SHAPIRO: That's what the empirical evidence has shown or at least suggested. And there are various theories to why that may be the case. It may be that prisons squeeze out other businesses that could actually bring greater benefit. And in many cases, many of the jobs that are created by a private prison don't actually go to people in the community. Not everyone in the immediate community is able to be a correctional officer.

SULLIVAN: But the bigger problem, he says, is that state and federal taxpayers who are in the end paying for these prisons aren't getting the most value for their money.

SHAPIRO: To cite just one example, last year, the Arizona auditor general found that it actually may be more expensive to hold Arizona prisoners in private, for-profit facilities than public ones. You know, another claim the private prison industry makes is that they provide safe, secure facilities. And the evidence is mixed on this. But there certainly is empirical support and studies that have found that the level of violence is actually higher in private prisons.

SULLIVAN: Why? Why would that be?

SHAPIRO: Well, private prisons have incentives to make money, to cut costs. And one of the ways they do that is by slashing pay for staff, which leads to much higher rates of turnover. To be a correctional officer and to respond to the situations that arise in a prison, you need to have experience. And not having that experience can be dangerous.

I mean, you know, we were talking about Arizona. There was an escape recently from the Kingman facility there, an absolutely brutal escape. And there was an audit of that facility by the Arizona Department of Corrections. And it found that staff were green across all shifts. It found that they didn't respond to alarms that would go off regularly. And obviously, that may have contributed to the escape.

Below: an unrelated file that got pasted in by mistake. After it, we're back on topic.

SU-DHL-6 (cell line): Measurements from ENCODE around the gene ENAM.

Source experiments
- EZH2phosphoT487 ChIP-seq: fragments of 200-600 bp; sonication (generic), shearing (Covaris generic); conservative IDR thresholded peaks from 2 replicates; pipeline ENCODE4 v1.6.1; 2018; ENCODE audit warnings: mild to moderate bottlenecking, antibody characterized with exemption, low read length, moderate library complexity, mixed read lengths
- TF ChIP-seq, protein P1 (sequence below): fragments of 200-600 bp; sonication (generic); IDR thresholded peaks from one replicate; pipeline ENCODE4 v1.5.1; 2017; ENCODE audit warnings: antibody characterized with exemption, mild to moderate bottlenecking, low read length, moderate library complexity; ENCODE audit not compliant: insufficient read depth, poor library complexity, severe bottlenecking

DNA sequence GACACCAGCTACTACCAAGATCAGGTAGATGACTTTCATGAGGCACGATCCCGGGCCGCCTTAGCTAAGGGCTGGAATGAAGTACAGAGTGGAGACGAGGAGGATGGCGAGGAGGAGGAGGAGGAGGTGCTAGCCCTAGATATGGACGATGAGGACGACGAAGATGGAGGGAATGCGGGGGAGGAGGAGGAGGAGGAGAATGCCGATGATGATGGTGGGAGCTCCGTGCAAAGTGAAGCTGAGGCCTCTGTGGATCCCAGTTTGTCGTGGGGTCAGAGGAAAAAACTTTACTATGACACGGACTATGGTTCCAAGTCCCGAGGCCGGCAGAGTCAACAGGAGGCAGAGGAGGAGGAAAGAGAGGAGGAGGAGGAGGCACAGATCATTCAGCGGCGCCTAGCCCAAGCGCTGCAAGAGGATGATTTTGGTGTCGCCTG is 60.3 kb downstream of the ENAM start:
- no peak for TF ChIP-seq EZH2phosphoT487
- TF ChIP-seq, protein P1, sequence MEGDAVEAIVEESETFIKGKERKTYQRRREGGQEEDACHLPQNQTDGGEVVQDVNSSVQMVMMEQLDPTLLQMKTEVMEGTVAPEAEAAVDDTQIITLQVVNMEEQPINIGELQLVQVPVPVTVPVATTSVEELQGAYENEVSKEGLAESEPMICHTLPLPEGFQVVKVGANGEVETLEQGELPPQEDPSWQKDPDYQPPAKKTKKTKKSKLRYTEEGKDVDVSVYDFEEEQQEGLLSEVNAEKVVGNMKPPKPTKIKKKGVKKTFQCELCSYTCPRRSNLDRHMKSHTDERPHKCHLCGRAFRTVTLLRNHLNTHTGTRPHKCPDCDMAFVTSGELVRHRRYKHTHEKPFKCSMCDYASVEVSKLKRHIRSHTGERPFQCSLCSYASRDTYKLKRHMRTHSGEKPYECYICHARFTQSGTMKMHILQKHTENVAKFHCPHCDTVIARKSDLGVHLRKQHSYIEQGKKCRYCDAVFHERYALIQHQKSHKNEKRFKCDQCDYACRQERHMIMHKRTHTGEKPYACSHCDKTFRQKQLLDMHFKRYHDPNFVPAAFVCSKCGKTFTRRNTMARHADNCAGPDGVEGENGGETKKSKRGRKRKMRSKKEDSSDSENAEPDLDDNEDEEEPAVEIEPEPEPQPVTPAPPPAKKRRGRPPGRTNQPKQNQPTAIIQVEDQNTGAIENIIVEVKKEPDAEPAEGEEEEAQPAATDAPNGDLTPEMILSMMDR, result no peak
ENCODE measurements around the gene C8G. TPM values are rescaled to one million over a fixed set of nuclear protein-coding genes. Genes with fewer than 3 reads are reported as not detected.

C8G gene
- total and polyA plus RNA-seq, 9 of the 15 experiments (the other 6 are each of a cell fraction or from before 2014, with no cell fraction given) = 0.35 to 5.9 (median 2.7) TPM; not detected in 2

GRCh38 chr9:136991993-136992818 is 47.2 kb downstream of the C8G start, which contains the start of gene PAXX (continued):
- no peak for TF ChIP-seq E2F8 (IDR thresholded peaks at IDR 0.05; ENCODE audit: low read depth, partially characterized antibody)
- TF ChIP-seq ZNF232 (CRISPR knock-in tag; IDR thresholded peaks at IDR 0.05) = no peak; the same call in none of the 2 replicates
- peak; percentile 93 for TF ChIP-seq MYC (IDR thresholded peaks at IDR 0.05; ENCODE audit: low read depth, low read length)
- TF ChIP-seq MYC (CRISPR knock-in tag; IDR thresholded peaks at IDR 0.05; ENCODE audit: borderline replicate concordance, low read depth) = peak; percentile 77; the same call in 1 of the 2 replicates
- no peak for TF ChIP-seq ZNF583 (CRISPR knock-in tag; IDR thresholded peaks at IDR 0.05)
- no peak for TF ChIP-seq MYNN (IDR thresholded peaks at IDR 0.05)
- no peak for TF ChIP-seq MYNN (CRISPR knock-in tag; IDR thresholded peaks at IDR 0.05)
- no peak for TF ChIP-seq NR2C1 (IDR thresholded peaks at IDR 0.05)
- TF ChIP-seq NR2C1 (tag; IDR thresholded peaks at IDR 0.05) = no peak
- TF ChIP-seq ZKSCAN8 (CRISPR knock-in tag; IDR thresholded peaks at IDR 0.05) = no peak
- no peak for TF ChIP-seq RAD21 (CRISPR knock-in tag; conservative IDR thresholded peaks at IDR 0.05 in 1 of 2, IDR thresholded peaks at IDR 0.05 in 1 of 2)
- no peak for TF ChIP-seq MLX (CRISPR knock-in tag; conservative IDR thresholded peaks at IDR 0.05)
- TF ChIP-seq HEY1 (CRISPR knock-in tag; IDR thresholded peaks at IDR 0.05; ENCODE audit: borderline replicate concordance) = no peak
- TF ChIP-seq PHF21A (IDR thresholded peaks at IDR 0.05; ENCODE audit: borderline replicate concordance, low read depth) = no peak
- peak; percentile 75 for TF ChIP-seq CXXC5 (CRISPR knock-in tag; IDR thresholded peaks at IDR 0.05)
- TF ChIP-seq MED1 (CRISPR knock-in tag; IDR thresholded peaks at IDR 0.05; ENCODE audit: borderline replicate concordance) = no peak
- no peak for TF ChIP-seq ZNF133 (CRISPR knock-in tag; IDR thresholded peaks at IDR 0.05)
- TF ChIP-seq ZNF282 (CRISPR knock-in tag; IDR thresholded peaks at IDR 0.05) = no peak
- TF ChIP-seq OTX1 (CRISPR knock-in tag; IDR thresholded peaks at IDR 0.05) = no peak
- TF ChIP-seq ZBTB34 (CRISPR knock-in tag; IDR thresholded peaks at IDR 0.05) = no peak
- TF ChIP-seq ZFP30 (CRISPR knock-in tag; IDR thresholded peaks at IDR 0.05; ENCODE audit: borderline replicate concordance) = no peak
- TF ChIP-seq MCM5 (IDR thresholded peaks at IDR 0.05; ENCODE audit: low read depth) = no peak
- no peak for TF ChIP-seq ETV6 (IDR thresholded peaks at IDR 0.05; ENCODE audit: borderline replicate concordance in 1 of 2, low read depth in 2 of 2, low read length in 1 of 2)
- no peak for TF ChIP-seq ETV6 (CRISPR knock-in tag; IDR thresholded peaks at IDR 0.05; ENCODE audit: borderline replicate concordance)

SULLIVAN: If you work in a - if you're a correctional officer in a private prison or a correctional officer in a state prison, which is the better job? Who pays more?

SHAPIRO: Generally, it's better to be at a state prison. You tend to have higher pay, better benefits, which can promote greater professionalism. But let me just be clear about one thing, though. Just because these private companies are slashing pay and slashing benefits for their workers doesn't mean that those economic savings are passed on to the state.

SULLIVAN: We wanted to interview both the companies David Shapiro criticized in his report, GEO Group and the Corrections Corporation of America. They're the two biggest private prison corporations in the country. GEO Group declined. The Corrections Corporation sent a statement from its spokesman Steve Owen. He said: This stale report does not enter the realm of credible discussion. It's an exceedingly thin old mix of dated news, willful bias and unfounded opinion. It's being advanced by a familiar cast of industry critics and is blind to our industry's many benefits.